The latest Small Business Index (SBI) for Q4 2023 reveals a cautious stance among small businesses, with growth expectations for 2024 dampened by late payments.  

According to a report by the Federation of Small Businesses (FSB), which serves as a sentiment barometer, businesses’ optimism has waned under challenging trading conditions.  

The percentage of small businesses planning to increase capital investment remained nearly unchanged from Q3 to Q4, with a slight increase from 25.1% to 25.6%, reflecting a cautious approach to spending amid high interest rates. 

The overall growth aspirations for small firms have seen a slight decline.  

In Q3, 49.6% of small businesses anticipated growth while 12.7% were preparing for contraction. These figures shifted to 48.2% and 15% respectively in Q4. 

Sector-specific optimism varied, with 56% of information and communication companies showing growth predictions while the hospitality sector displayed pessimism, with a concerning number expecting to close entirely within the next year. 

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Only 31.6% of accommodation and food service sector businesses expect to grow while 35.5% predict that they will contract.  

Among those predicting contraction, one in eight companies in the hospitality industry expect to close entirely in the next 12 months, nearly 3.4% times the rate for all businesses. 

Meanwhile, 54.8% of manufacturing and 47.3% of retail and wholesale companies have forecasted growth. 

As per the report, the incidence of late payments has risen, affecting nearly two-thirds (65.8%) of small firms in Q4, up from three in five (60.8%) in Q3.  

This has contributed to the cautious outlook, as the worsening of late payments affected over a third of these businesses.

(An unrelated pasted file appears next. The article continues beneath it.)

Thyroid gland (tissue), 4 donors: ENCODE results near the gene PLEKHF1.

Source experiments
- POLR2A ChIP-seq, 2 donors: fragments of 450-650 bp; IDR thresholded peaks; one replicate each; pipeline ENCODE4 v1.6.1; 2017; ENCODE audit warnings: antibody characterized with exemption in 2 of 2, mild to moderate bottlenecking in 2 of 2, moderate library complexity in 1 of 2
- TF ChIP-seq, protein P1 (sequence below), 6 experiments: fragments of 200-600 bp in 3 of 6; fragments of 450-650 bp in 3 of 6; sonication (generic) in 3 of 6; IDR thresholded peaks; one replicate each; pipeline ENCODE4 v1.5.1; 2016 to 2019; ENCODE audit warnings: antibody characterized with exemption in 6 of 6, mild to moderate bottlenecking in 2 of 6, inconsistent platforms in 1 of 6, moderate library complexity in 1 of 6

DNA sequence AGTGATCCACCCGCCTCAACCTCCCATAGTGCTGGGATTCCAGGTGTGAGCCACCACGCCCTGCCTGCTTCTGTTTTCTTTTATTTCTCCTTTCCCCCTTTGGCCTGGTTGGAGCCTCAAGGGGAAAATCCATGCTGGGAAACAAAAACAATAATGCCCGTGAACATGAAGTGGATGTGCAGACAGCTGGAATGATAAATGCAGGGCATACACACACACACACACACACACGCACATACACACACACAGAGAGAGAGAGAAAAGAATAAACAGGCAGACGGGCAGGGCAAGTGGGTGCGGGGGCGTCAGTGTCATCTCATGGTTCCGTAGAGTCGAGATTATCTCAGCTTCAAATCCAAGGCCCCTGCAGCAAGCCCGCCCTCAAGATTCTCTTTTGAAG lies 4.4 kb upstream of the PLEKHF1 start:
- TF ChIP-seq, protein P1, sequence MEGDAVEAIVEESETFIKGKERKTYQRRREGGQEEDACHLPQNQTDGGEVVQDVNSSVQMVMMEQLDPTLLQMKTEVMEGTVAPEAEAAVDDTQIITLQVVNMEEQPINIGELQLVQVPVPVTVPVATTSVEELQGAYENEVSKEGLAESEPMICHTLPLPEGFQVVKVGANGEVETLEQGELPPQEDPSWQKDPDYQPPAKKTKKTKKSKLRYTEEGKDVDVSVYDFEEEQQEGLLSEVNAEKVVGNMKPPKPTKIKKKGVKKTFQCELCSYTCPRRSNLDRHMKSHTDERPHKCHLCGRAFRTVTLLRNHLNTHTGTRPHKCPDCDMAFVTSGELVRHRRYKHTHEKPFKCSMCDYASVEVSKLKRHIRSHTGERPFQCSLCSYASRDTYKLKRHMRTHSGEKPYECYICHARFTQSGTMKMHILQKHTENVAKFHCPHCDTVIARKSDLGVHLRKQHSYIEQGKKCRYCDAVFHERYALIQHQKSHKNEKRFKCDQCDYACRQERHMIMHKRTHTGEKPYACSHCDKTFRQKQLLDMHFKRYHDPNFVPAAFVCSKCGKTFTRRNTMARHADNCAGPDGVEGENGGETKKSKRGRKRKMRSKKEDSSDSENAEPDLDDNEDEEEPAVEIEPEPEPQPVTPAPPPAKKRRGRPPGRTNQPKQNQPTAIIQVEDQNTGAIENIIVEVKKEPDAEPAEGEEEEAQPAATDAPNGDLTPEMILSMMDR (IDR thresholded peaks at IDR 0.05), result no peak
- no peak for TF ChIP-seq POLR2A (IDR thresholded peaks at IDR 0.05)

Additionally, the perception of new credit availability and affordability remains negative, with only a small fraction of small businesses rating it positively and over half viewing it negatively.  

Among those who secured new credit, a record one-third were offered rates higher than 11%. 

FSB national chair Martin McTague said: “When we look at how small businesses fared towards the end of 2023, it is hardly surprising that the overall economy also stuttered, with Q4’s poor performance officially dragging the UK into a recession.  

“One major barrier to investment among small firms is the imposition of personal guarantees for even relatively small amounts, which is why we raised a super-complaint with the Financial Conduct Authority about the practice.  

“Another threat to small firms’ financing options looms, however, with the planned removal by the Bank of England’s Prudential Regulation Authority of the SME Supporting Factor, which allows lenders to hold reduced levels of capital to counterbalance loans to SMEs.  

“Unless matters change, the holding pattern seen in the SBI results looks set to carry on, with the impact felt more keenly in some sectors than others.  

“Late payment is a scourge and one that should not exist – there is no excuse, with modern business banking methods, for large companies to hold onto money due to small suppliers. Overdue invoices cause uncountable amounts of stress and harm to small business owners, leading to sleepless nights and lost productivity.”